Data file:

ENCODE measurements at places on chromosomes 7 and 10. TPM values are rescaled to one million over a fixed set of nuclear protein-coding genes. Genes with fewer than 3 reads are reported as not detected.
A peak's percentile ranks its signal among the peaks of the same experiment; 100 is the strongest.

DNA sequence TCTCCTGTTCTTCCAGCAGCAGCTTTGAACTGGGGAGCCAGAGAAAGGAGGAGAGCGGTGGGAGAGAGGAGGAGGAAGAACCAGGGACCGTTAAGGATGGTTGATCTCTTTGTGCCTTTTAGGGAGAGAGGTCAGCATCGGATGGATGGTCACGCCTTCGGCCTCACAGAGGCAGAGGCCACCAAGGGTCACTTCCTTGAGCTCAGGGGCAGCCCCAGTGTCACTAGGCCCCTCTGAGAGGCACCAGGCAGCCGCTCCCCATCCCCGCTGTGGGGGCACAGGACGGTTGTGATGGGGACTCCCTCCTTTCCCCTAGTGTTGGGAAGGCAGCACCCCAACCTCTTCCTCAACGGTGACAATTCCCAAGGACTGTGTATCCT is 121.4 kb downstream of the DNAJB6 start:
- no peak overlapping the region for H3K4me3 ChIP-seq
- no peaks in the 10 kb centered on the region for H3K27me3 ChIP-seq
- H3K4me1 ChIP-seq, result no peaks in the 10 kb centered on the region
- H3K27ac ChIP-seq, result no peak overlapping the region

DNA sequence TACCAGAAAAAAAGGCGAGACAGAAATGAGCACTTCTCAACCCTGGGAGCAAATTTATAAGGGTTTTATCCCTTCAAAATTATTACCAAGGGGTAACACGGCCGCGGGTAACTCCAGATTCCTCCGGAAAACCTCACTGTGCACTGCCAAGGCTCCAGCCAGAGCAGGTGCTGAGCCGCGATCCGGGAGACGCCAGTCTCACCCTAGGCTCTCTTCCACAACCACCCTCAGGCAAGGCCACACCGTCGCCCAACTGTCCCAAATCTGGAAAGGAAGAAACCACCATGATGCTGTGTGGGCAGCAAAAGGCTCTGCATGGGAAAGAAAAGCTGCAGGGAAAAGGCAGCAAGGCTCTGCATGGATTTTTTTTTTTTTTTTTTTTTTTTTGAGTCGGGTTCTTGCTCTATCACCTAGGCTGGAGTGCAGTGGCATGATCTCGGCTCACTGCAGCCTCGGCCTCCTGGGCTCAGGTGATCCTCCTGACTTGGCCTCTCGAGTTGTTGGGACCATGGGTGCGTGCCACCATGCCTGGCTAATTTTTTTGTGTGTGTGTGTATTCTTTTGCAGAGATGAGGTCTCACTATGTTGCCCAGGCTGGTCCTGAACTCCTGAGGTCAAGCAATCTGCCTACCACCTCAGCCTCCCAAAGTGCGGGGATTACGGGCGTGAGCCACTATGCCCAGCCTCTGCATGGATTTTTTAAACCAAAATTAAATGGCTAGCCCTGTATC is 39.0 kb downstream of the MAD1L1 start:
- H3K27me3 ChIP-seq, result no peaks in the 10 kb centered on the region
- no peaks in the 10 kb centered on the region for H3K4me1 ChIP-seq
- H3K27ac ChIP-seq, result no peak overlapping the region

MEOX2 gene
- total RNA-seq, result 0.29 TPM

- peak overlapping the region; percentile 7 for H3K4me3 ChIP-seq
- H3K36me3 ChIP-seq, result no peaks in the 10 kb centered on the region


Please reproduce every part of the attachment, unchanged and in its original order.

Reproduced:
ENCODE measurements at places on chromosomes 7 and 10. TPM values are rescaled to one million over a fixed set of nuclear protein-coding genes. Genes with fewer than 3 reads are reported as not detected.
A peak's percentile ranks its signal among the peaks of the same experiment; 100 is the strongest.

DNA sequence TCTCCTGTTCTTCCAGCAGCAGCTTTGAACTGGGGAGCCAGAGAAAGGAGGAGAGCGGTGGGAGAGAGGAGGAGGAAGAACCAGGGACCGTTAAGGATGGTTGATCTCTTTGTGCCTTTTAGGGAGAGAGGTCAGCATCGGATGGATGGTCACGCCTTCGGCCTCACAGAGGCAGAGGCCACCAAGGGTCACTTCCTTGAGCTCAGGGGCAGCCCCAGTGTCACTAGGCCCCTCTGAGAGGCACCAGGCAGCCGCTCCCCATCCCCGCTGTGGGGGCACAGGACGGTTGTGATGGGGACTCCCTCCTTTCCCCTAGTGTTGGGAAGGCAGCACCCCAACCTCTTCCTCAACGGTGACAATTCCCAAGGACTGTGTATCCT is 121.4 kb downstream of the DNAJB6 start:
- no peak overlapping the region for H3K4me3 ChIP-seq
- no peaks in the 10 kb centered on the region for H3K27me3 ChIP-seq
- H3K4me1 ChIP-seq, result no peaks in the 10 kb centered on the region
- H3K27ac ChIP-seq, result no peak overlapping the region

DNA sequence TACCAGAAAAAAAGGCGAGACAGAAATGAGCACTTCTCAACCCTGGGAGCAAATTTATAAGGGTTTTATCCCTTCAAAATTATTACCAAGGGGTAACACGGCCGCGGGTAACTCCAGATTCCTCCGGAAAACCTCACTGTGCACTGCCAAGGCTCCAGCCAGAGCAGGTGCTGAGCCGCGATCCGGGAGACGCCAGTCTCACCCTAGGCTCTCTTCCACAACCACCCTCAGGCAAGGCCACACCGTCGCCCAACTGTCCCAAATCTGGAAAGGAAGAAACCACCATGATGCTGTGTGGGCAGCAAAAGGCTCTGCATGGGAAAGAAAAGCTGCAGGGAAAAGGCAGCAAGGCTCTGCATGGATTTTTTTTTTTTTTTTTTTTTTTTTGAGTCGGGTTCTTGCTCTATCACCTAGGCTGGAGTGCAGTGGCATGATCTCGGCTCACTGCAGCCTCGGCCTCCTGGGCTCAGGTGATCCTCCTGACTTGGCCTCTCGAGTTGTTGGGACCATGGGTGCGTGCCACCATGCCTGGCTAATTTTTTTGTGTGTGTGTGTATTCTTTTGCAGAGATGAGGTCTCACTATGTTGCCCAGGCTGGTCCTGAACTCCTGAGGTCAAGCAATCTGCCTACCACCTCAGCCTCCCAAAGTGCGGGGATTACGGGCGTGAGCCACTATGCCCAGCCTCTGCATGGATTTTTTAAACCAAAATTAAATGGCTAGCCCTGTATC is 39.0 kb downstream of the MAD1L1 start:
- H3K27me3 ChIP-seq, result no peaks in the 10 kb centered on the region
- no peaks in the 10 kb centered on the region for H3K4me1 ChIP-seq
- H3K27ac ChIP-seq, result no peak overlapping the region

MEOX2 gene
- total RNA-seq, result 0.29 TPM

- peak overlapping the region; percentile 7 for H3K4me3 ChIP-seq
- H3K36me3 ChIP-seq, result no peaks in the 10 kb centered on the region